Figure 2

CSU Systemwide Feesa
Resident Full-Time Students




Change From 2004‑05
















a  Amounts do not include campus-based fees.

Nonresident Fees. At CSU, nonresident students also pay a supplementary fee in the form of nonresident tuition. The budget assumes this supplementary fee will remain at the current level of $10,170.

Intersegmental Issues Involving CSU

In intersegmental write-ups earlier in this chapter, we address several issues relating to CSU. For each of these issues, we offer an alternative to the Governor's proposal. We summarize our main findings and recommendations below.

Evaluate Higher Education Funding Needs Based on Master Plan, Not Governor's "Compact." The General Fund support and student fee increases proposed for 2005-06 are consistent with the compact that the Governor developed with CSU and the University of California (UC) last spring. This compact specifies targets for the Governor's budget requests through 2010-11. Notwithstanding the Governor's compact, we advise the Legislature to enact a budget for higher education as it normally does, by examining each of the Governor's proposals on its own merits. Specifically, the Legislature should evaluate funding for higher education based on its Master Plan for Higher Education and not the Governor's compact.

Fund Enrollment Growth Consistent With Demographic Projections and Agreed-Upon Funding Practices. The Governor's budget provides $50.8 million to fund 2.5 percent enrollment growth at a marginal General Fund cost of $6,270 per additional FTE student. We recommend the Legislature instead provide funding for enrollment growth at a rate of 2 percent, which better matches anticipated need under the Master Plan. We also recommend adopting budget bill language specifying an enrollment target of 330,602 FTE students for CSU. Moreover, using our marginal cost estimate based on the agreed-upon 1995 methodology, we recommend reducing the Governor's proposed per student funding rate for CSU from $6,270 to $5,999. Accordingly, we recommend a General Fund reduction of $11.9 million for CSU. In the "Enrollment Growth and Funding" write-up of this chapter, we also propose that the Legislature revisit and assess how the state determines the amount of funding to provide CSU for each additional FTE student in future budget years.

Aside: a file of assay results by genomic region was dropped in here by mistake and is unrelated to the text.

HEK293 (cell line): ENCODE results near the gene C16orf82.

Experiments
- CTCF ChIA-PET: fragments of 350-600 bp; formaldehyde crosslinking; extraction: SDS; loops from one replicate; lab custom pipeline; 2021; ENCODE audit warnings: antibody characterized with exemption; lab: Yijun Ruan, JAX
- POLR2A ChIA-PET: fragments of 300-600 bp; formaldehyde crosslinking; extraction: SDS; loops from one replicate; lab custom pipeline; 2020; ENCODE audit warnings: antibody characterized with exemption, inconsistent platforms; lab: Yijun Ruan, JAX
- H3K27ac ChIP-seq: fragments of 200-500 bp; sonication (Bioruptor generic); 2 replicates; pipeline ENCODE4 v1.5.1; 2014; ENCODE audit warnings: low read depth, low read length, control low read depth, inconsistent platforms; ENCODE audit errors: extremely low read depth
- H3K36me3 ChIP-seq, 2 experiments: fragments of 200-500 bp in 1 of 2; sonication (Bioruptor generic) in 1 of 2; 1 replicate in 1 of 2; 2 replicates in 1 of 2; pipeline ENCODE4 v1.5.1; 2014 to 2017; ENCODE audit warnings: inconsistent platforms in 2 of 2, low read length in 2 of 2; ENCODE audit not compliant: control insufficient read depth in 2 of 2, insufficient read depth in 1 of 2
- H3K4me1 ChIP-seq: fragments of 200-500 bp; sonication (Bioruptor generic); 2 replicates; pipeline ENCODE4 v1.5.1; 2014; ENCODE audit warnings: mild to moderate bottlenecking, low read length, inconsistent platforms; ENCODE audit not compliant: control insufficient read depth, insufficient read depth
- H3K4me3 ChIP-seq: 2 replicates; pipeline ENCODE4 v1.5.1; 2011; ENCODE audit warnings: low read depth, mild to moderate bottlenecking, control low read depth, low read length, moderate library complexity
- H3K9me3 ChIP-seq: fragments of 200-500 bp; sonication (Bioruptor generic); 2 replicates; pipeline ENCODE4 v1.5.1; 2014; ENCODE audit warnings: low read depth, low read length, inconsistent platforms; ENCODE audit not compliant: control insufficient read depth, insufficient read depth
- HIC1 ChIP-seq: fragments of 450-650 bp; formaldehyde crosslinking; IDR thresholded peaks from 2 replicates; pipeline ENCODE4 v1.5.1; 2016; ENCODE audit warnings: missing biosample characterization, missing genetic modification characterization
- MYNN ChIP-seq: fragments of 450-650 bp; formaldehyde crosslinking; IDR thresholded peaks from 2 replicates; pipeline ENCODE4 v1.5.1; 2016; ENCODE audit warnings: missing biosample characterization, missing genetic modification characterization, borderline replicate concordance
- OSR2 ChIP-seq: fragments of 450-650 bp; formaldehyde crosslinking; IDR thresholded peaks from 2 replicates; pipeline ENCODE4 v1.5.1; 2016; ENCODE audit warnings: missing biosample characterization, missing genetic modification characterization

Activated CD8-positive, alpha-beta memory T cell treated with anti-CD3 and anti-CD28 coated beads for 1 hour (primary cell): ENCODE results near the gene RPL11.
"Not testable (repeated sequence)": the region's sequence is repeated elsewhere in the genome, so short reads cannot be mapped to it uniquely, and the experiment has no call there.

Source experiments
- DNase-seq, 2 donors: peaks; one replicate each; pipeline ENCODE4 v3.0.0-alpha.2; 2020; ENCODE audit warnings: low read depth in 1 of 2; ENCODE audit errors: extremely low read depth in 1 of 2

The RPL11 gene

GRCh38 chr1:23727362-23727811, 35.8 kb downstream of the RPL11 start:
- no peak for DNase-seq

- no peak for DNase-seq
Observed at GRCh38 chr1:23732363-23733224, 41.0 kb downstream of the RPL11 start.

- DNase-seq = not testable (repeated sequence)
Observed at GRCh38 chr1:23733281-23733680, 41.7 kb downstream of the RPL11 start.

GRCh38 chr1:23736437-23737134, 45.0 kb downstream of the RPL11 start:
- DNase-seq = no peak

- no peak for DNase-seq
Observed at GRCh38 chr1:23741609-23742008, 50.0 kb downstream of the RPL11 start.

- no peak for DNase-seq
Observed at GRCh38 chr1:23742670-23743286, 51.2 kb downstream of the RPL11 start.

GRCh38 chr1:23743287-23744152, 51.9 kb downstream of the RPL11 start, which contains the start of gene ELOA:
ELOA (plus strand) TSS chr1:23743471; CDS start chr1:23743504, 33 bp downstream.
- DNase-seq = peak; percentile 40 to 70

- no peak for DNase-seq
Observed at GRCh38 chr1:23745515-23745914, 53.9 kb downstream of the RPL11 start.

Align Student Fee Increases to Share of Education Costs. The proposed budget assumes an additional $101 million in student fee revenue largely due to various fee increases recently approved by the CSU Board of Trustees. However, the Governor's budget does not account for this revenue, ceding to CSU full discretion in deciding how to spend the additional funds. We recommend that the Legislature consider this revenue as part of the base support for CSU's programs, as it always has. In the "Student Fees" write-up, we also propose the Legislature adopt a long-term fee policy that sets fees at a fixed percentage of students' total education costs. Moreover, we recommend the Legislature reduce CSU's General Fund appropriation to reflect $24.4 million in new revenue and savings associated with the second-year phase in of the excess unit fee policy that was adopted as part of the 2004-05 budget.